The game received very positive reviews and considerable praise from many critics. Metacritic gave the game a score of 84/101 - with an accompanying sense of surprise that Nintendo's hardware could present such high quality graphics and sound. Metacritic also stated that Wipeout 64 had "everything a futuristic racer needs, a large variety of tracks, well designed craft, weapons, numerous game modes and speed". Gamerankings rated the game 86.61%, praising the graphics, speed and its new additions including the newly introduced Time Trial and Challenge Mode. IGN gave the game a high total score of 9.1 out of 10, praising the game exceedingly enough to remark that "Wipeout 64 [is] better than F-Zero X. Not just a little better, but a whole lot better". IGN praised the game on its graphics, saying in the verdict that the "visuals are absolutely beautiful" and that the in-game soundtrack and sound-affects were "top-notch" which included "clean boost audio and excellent "scrape" noises".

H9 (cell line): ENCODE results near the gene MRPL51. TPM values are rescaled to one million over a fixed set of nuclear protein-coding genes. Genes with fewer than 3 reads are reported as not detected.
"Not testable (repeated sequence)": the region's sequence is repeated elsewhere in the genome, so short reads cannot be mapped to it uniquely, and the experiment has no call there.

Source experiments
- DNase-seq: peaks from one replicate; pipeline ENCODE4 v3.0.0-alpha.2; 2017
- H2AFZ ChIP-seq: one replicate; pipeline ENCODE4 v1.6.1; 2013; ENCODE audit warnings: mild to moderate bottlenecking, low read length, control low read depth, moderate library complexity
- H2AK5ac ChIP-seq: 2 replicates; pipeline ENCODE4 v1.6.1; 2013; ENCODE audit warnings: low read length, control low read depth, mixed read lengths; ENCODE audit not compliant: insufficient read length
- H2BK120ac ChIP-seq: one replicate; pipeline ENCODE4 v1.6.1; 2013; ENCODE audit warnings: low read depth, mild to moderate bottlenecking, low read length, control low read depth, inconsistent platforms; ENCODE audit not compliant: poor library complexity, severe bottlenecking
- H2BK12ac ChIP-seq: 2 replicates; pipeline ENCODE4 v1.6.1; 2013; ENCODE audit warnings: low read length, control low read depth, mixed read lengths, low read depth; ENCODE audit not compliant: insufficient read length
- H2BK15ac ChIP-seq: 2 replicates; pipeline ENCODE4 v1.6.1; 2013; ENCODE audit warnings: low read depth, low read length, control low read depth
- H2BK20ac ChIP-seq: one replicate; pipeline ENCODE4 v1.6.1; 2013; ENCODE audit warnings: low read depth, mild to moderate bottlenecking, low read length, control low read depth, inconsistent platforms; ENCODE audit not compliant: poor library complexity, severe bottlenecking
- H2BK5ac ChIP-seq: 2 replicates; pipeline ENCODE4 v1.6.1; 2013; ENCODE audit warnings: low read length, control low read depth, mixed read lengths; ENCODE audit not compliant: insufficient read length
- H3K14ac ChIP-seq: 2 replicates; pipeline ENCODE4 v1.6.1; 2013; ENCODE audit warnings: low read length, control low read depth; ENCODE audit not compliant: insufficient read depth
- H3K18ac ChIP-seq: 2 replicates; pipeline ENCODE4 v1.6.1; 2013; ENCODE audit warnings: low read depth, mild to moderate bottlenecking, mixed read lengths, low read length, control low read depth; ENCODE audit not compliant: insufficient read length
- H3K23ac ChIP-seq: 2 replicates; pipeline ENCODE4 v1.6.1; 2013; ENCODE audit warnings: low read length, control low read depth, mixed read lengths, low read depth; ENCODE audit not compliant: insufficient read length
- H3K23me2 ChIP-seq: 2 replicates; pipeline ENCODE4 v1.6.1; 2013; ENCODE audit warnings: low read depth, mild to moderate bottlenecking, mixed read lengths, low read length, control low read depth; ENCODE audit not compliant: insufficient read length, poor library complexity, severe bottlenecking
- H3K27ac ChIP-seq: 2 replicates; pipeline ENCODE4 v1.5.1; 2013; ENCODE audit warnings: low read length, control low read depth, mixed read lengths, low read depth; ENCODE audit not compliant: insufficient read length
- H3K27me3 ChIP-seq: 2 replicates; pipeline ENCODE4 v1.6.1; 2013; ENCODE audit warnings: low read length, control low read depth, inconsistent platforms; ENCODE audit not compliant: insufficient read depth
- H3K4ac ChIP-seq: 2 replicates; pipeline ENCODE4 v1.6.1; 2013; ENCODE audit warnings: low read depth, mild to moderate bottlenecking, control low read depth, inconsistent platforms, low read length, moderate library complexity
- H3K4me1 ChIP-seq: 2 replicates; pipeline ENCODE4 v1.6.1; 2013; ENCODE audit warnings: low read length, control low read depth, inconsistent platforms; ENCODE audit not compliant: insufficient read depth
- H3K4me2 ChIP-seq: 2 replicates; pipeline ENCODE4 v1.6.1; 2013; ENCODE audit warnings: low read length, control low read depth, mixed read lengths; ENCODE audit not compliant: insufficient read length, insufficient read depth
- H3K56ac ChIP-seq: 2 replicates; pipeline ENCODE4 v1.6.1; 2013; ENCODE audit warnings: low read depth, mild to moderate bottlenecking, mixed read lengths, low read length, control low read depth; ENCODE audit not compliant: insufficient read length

Most reviews compare the game with F-Zero X which came out a month earlier, with the general feeling that while Nintendo's own futuristic racer offers more tracks and racing craft, Wipeout 64 has better track design and atmosphere. GameSpot gave the game a lower score of 6.9 out of 10, stating that "WipeOut 64 isn't horrible, it just feels like the developer's first effort for the system at times - which it is". GamingAge gave Wipeout 64 8 out of 10 stars, praising its new innovations especially its analogue control, saying that "adapting analogue controls was the biggest improvement racing games made and Wipeout 64 demonstrates that beautifully". GameingAge also noted that the game still had a "learning curve", saying that "it’s not as brutal as the first game but definitely harder than the far easier XL". However despite being complimentary of Wipeout 64, both GameSpot and Gaming Age recommended purchasing F-Zero X instead.
Opinion is divided on whether Wipeout 64 simply merges the good points of the previous two games, or is different enough to be considered a sequel in its own right. Praised elements include "prettier" and "grittier" graphics compared to F-Zero X, although the "explosions are hideous";. Popup and a slow frame-rate are repeatedly mentioned but only as becoming a problem when the screen is split up to three or four times in multiplayer mode.